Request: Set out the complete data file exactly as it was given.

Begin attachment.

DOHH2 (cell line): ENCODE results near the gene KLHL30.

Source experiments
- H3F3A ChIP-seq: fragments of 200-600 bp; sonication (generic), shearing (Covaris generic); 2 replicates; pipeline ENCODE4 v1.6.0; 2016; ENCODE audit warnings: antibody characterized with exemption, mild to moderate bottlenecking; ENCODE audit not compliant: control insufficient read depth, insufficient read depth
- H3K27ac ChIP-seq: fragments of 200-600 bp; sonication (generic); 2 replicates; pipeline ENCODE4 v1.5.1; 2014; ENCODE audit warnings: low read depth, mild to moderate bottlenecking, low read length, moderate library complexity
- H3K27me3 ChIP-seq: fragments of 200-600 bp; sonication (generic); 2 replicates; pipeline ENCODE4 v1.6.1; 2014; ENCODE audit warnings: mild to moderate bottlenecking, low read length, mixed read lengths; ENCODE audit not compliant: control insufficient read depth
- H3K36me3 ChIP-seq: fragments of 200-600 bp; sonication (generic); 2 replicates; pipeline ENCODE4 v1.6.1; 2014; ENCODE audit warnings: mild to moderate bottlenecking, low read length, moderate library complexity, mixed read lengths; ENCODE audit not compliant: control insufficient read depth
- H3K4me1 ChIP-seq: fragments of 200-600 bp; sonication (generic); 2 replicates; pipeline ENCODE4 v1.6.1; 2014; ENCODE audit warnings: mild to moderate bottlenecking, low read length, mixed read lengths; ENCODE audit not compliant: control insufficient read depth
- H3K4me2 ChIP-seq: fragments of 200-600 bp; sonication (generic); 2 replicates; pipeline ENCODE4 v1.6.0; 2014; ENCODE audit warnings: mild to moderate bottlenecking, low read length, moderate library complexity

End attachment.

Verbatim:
DOHH2 (cell line): ENCODE results near the gene KLHL30.

Source experiments
- H3F3A ChIP-seq: fragments of 200-600 bp; sonication (generic), shearing (Covaris generic); 2 replicates; pipeline ENCODE4 v1.6.0; 2016; ENCODE audit warnings: antibody characterized with exemption, mild to moderate bottlenecking; ENCODE audit not compliant: control insufficient read depth, insufficient read depth
- H3K27ac ChIP-seq: fragments of 200-600 bp; sonication (generic); 2 replicates; pipeline ENCODE4 v1.5.1; 2014; ENCODE audit warnings: low read depth, mild to moderate bottlenecking, low read length, moderate library complexity
- H3K27me3 ChIP-seq: fragments of 200-600 bp; sonication (generic); 2 replicates; pipeline ENCODE4 v1.6.1; 2014; ENCODE audit warnings: mild to moderate bottlenecking, low read length, mixed read lengths; ENCODE audit not compliant: control insufficient read depth
- H3K36me3 ChIP-seq: fragments of 200-600 bp; sonication (generic); 2 replicates; pipeline ENCODE4 v1.6.1; 2014; ENCODE audit warnings: mild to moderate bottlenecking, low read length, moderate library complexity, mixed read lengths; ENCODE audit not compliant: control insufficient read depth
- H3K4me1 ChIP-seq: fragments of 200-600 bp; sonication (generic); 2 replicates; pipeline ENCODE4 v1.6.1; 2014; ENCODE audit warnings: mild to moderate bottlenecking, low read length, mixed read lengths; ENCODE audit not compliant: control insufficient read depth
- H3K4me2 ChIP-seq: fragments of 200-600 bp; sonication (generic); 2 replicates; pipeline ENCODE4 v1.6.0; 2014; ENCODE audit warnings: mild to moderate bottlenecking, low read length, moderate library complexity